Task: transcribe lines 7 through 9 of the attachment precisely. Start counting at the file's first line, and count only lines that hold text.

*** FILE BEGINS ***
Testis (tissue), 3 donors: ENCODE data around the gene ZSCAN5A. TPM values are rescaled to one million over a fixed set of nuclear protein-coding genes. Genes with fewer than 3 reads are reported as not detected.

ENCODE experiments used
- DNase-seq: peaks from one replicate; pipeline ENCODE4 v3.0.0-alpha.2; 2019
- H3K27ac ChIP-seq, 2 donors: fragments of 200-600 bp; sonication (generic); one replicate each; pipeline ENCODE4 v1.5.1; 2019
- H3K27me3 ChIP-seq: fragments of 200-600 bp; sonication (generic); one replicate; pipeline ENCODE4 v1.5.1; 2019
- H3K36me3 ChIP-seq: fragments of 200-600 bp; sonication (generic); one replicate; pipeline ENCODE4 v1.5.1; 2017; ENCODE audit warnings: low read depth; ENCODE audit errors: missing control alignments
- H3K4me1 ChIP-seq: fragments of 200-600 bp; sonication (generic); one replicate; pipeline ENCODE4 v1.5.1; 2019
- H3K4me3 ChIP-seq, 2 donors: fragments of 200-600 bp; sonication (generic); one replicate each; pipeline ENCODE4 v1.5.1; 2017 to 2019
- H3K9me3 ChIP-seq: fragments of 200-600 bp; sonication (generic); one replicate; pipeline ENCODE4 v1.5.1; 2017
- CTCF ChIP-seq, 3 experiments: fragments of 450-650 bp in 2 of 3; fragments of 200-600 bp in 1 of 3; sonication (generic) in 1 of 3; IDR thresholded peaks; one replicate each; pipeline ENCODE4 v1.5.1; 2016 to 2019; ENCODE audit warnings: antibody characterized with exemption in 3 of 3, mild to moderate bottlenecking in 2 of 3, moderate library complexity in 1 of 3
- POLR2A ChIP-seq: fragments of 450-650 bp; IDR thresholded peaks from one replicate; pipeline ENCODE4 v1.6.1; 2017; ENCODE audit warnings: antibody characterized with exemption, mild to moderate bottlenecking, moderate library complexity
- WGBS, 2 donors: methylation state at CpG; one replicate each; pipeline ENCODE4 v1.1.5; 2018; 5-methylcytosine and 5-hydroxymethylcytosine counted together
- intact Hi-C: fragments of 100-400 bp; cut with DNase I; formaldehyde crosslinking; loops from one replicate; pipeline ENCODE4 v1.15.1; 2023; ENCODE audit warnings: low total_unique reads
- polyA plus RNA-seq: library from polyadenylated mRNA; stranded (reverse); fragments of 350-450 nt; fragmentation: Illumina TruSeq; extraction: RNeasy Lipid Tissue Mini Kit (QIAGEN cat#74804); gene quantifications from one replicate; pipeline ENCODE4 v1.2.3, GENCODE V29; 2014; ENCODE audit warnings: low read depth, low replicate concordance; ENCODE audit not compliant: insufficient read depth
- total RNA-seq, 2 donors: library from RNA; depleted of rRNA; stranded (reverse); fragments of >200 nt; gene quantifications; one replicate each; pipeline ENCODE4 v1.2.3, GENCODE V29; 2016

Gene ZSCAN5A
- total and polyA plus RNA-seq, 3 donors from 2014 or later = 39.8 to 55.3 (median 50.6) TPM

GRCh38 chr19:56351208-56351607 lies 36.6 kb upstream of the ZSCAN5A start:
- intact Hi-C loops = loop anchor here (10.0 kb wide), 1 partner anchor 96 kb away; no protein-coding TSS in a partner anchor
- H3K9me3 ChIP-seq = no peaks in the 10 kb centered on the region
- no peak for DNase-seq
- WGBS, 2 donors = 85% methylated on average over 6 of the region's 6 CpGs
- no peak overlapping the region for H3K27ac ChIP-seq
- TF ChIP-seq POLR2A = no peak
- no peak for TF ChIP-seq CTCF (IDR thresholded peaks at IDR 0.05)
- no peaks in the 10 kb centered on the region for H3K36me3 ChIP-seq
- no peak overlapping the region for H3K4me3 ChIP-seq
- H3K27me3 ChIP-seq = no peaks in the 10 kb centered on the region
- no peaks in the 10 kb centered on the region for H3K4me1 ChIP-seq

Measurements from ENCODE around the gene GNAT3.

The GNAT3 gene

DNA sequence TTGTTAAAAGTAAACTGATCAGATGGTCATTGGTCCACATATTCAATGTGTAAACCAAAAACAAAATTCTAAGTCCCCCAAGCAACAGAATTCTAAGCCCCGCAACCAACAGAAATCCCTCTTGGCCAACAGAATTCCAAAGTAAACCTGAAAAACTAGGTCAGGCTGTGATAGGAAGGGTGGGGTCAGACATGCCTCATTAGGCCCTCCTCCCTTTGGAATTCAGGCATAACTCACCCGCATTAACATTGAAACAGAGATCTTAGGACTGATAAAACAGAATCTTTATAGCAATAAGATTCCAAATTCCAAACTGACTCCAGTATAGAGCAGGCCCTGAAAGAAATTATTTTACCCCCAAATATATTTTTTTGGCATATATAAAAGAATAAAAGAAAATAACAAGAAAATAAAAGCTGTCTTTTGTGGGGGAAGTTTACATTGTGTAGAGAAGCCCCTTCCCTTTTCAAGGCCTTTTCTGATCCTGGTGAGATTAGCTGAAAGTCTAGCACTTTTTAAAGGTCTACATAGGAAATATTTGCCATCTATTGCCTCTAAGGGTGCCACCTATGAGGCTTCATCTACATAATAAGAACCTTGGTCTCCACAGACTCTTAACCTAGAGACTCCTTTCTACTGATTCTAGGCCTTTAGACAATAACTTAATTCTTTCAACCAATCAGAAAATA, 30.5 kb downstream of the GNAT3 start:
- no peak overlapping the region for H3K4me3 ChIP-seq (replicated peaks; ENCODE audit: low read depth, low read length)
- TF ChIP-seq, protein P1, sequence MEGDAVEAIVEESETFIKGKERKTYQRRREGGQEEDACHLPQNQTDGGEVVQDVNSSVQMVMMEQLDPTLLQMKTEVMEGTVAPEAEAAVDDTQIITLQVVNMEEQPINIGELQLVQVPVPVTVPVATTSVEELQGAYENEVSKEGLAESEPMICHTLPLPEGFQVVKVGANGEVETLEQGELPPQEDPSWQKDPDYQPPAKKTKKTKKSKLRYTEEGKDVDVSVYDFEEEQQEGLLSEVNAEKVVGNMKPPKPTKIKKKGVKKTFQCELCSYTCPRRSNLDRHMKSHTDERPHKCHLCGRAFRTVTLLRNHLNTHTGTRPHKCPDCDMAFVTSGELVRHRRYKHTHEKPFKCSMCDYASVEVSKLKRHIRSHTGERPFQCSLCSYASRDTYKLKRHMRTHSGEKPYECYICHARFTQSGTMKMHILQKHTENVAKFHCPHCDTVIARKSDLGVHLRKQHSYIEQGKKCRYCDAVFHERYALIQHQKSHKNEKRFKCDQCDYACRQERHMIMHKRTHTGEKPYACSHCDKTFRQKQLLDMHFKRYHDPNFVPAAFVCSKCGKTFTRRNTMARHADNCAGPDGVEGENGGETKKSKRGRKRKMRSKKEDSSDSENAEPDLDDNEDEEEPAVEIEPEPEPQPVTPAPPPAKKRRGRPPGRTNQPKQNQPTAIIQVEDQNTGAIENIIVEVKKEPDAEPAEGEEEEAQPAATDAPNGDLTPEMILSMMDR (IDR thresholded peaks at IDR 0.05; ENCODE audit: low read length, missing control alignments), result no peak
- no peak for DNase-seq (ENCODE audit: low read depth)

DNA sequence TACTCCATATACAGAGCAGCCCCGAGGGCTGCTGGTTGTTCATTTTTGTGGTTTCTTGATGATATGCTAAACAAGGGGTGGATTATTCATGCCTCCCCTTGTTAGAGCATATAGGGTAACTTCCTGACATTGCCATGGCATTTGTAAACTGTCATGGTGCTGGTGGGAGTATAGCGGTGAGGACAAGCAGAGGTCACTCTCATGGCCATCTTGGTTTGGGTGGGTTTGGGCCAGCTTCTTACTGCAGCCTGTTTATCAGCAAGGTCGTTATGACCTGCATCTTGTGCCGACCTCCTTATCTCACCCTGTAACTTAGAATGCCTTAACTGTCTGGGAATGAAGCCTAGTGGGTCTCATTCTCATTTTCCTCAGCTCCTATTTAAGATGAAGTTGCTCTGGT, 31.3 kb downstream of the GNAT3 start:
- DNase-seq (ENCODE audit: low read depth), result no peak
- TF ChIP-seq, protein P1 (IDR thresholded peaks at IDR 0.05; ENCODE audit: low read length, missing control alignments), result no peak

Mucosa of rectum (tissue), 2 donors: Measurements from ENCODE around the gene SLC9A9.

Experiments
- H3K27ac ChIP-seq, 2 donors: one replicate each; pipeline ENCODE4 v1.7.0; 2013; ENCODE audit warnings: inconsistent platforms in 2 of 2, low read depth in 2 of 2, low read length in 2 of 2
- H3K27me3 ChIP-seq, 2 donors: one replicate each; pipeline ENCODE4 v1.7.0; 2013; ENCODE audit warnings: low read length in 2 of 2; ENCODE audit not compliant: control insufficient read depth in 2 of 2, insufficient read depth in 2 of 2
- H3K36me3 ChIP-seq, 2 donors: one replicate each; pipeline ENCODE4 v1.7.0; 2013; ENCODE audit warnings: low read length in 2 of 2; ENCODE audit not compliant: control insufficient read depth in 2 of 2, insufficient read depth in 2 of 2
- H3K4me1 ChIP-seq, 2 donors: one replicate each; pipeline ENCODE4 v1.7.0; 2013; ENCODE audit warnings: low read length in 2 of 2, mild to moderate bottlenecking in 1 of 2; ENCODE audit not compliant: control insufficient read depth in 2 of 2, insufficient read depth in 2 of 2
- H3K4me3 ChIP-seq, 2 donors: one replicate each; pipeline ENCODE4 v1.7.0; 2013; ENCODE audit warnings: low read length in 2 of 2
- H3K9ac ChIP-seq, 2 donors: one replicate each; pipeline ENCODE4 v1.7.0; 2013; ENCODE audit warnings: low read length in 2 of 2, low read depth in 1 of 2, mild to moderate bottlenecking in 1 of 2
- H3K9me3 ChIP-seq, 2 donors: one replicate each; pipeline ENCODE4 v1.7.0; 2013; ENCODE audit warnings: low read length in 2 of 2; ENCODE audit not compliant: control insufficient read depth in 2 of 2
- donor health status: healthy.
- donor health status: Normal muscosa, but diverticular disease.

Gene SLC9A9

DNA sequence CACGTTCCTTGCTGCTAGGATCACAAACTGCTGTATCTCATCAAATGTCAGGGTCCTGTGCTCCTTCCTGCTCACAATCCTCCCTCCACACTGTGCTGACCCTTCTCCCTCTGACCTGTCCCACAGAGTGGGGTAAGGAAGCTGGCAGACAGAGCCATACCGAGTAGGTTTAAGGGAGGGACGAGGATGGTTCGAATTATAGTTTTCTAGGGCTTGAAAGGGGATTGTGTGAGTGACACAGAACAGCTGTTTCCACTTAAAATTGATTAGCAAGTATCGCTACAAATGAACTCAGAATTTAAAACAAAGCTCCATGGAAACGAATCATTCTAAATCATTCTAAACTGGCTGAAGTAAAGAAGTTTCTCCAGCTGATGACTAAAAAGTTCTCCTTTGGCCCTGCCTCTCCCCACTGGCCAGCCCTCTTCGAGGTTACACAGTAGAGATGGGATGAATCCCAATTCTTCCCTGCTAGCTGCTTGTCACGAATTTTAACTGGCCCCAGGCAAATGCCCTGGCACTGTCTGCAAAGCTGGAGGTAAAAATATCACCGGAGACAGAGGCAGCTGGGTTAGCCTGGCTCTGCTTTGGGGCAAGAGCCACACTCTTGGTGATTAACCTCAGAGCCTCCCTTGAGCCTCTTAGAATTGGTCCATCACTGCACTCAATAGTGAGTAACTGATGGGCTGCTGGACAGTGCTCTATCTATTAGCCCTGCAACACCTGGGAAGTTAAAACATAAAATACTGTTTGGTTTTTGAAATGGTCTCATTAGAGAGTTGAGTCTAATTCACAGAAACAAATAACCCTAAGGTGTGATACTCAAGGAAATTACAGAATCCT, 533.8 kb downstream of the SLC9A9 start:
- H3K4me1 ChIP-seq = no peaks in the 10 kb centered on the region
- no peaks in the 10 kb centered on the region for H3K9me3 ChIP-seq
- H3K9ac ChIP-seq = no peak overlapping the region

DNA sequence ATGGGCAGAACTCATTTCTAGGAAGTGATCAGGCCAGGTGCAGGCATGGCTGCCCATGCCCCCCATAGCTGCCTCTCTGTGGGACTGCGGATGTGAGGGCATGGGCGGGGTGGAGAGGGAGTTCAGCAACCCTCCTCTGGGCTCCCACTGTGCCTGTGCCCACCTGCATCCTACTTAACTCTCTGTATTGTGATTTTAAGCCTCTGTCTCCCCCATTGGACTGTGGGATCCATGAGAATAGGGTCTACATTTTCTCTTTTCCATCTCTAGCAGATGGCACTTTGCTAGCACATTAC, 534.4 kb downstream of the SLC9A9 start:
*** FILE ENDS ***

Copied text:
- H3K4me1 ChIP-seq: fragments of 200-600 bp; sonication (generic); one replicate; pipeline ENCODE4 v1.5.1; 2019
- H3K4me3 ChIP-seq, 2 donors: fragments of 200-600 bp; sonication (generic); one replicate each; pipeline ENCODE4 v1.5.1; 2017 to 2019
- H3K9me3 ChIP-seq: fragments of 200-600 bp; sonication (generic); one replicate; pipeline ENCODE4 v1.5.1; 2017